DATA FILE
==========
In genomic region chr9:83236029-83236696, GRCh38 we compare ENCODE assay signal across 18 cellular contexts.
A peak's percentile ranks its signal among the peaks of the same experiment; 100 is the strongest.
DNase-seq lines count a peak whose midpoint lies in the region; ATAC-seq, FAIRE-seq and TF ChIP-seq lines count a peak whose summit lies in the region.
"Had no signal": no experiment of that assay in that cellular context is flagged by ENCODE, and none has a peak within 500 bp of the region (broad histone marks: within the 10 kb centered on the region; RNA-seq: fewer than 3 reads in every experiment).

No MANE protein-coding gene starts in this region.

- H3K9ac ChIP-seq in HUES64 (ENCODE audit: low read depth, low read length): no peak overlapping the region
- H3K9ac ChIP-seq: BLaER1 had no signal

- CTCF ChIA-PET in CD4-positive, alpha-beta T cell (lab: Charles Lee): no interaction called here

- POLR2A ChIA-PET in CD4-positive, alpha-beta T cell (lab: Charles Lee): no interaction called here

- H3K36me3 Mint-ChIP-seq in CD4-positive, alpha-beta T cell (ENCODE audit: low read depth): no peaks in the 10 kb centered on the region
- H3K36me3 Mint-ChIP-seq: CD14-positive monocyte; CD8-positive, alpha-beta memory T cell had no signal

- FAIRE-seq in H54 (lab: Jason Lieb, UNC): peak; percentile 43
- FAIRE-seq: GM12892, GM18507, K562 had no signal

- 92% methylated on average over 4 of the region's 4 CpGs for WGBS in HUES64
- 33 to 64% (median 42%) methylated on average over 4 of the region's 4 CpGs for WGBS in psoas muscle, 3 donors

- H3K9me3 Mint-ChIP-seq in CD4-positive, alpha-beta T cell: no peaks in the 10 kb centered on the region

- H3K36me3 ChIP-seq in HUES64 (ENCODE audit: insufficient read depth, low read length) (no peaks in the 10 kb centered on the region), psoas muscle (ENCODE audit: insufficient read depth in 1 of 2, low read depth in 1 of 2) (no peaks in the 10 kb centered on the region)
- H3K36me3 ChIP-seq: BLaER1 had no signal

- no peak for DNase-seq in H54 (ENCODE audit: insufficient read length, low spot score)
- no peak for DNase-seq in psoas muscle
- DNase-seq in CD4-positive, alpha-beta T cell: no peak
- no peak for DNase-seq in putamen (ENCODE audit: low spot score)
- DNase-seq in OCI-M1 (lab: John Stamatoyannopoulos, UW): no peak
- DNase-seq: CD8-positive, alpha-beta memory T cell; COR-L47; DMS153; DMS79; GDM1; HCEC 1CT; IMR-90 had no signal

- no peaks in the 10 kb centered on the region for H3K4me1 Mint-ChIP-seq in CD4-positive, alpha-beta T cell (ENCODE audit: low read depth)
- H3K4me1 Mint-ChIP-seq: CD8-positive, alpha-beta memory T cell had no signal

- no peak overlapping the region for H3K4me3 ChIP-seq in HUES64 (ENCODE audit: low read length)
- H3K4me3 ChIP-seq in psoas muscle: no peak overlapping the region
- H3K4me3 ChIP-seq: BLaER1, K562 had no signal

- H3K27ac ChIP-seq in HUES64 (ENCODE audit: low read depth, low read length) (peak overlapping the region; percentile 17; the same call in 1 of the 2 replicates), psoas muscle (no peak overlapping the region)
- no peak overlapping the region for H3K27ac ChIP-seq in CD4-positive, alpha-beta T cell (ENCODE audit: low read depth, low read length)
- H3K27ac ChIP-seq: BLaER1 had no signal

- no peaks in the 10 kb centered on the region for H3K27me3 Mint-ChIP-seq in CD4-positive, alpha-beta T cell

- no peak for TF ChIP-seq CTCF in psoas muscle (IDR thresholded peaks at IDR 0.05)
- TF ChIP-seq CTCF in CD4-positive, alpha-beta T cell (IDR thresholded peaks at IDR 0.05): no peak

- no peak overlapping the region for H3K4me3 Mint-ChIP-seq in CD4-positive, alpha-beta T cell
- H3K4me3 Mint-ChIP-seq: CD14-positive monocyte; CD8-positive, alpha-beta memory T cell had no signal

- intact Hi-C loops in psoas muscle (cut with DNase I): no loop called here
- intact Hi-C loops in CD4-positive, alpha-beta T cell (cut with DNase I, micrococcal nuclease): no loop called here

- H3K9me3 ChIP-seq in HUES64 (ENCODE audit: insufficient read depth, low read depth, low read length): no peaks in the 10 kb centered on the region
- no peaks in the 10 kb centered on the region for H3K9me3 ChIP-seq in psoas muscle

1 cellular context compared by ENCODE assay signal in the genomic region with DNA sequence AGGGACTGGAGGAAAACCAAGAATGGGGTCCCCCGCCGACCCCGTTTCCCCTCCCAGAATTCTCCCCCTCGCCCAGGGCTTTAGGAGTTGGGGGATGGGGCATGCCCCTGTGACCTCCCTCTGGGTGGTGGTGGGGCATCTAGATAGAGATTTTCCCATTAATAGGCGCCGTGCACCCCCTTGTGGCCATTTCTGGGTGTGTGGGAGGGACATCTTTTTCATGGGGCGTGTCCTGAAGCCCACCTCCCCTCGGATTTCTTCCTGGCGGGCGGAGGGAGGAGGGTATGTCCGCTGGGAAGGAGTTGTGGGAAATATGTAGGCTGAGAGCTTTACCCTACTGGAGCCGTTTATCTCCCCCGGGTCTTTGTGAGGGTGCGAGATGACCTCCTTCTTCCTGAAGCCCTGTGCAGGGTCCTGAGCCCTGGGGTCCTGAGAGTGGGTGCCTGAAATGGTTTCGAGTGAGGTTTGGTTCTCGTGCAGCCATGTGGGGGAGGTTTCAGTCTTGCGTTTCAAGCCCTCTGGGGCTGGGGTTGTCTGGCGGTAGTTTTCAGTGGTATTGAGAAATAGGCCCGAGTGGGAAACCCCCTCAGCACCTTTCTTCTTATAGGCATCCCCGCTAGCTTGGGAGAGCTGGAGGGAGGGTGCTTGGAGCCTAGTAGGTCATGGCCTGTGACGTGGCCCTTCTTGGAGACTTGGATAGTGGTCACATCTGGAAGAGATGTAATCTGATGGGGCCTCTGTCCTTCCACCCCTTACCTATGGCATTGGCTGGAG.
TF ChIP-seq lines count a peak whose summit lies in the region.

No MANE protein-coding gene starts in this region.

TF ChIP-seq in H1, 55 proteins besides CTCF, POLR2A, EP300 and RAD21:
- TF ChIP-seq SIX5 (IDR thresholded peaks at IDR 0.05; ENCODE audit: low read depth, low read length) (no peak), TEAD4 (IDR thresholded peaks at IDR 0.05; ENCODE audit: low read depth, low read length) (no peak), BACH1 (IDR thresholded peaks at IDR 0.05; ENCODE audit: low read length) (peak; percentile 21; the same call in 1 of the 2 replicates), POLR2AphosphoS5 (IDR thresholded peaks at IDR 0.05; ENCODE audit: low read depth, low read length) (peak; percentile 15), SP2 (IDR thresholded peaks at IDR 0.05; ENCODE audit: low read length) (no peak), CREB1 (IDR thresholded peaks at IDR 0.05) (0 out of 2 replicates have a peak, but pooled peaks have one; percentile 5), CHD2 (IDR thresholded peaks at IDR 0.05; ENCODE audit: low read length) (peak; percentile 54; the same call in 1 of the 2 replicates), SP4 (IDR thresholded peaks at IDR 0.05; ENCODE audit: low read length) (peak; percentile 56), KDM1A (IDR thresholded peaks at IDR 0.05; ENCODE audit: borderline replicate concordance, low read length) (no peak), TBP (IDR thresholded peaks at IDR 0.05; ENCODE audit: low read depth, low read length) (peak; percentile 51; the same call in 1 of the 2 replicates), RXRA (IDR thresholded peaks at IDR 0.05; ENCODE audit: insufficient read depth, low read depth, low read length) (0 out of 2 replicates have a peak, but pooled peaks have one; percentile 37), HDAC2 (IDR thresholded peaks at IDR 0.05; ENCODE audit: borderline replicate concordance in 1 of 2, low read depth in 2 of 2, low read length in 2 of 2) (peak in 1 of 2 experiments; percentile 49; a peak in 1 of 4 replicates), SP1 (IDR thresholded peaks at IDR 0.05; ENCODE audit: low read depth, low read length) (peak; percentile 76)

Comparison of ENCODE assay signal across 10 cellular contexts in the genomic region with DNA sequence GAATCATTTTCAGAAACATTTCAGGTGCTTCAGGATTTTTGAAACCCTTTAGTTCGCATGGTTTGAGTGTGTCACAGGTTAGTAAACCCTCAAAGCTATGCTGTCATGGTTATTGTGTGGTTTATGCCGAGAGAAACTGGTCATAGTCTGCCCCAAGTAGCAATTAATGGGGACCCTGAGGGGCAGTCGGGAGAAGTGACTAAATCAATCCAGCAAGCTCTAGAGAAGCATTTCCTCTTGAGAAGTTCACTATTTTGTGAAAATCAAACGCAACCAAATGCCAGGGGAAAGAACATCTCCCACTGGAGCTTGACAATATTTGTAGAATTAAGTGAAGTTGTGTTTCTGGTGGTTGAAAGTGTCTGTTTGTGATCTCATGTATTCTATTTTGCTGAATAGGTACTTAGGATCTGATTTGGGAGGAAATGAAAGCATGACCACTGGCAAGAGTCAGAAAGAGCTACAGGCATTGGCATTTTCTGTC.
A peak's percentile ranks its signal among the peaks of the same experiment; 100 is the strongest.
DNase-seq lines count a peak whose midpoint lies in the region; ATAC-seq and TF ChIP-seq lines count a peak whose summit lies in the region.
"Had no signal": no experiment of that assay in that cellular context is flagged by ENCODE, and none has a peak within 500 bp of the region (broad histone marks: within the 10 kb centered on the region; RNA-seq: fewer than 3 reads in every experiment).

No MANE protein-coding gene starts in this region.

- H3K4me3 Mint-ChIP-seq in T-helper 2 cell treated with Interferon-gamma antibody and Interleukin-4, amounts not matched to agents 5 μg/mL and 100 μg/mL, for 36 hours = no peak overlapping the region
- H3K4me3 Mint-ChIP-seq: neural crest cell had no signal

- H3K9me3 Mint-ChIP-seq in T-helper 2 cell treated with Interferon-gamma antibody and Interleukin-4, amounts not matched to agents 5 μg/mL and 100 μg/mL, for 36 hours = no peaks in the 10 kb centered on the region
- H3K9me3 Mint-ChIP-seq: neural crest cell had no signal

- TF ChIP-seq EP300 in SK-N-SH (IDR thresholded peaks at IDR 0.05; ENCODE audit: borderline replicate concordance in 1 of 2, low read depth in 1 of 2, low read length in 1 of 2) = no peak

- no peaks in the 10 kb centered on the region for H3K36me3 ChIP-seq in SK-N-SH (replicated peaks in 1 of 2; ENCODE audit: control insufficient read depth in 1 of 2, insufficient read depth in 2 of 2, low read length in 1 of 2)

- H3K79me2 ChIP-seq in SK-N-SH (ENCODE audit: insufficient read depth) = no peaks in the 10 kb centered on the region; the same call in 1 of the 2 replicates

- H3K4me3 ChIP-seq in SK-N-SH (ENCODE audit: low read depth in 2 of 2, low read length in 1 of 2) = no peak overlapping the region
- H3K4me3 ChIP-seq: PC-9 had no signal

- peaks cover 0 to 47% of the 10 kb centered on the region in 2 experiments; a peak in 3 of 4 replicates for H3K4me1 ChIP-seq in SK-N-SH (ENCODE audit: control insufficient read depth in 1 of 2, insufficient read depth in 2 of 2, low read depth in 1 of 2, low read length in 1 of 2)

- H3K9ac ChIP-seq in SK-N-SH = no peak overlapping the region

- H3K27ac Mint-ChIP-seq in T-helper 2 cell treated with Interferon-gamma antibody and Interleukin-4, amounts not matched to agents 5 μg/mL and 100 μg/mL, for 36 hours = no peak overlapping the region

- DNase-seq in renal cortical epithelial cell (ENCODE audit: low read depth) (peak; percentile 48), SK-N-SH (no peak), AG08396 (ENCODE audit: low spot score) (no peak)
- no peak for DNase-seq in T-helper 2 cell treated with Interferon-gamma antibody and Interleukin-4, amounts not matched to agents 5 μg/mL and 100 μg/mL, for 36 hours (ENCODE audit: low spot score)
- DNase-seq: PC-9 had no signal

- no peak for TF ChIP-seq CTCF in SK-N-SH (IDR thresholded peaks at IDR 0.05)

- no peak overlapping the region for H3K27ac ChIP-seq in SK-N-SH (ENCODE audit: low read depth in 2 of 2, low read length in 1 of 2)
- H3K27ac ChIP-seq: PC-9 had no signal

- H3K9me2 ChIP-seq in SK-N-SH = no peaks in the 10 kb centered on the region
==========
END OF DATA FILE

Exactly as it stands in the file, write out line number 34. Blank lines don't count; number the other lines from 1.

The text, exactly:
- no peak for TF ChIP-seq CTCF in psoas muscle (IDR thresholded peaks at IDR 0.05)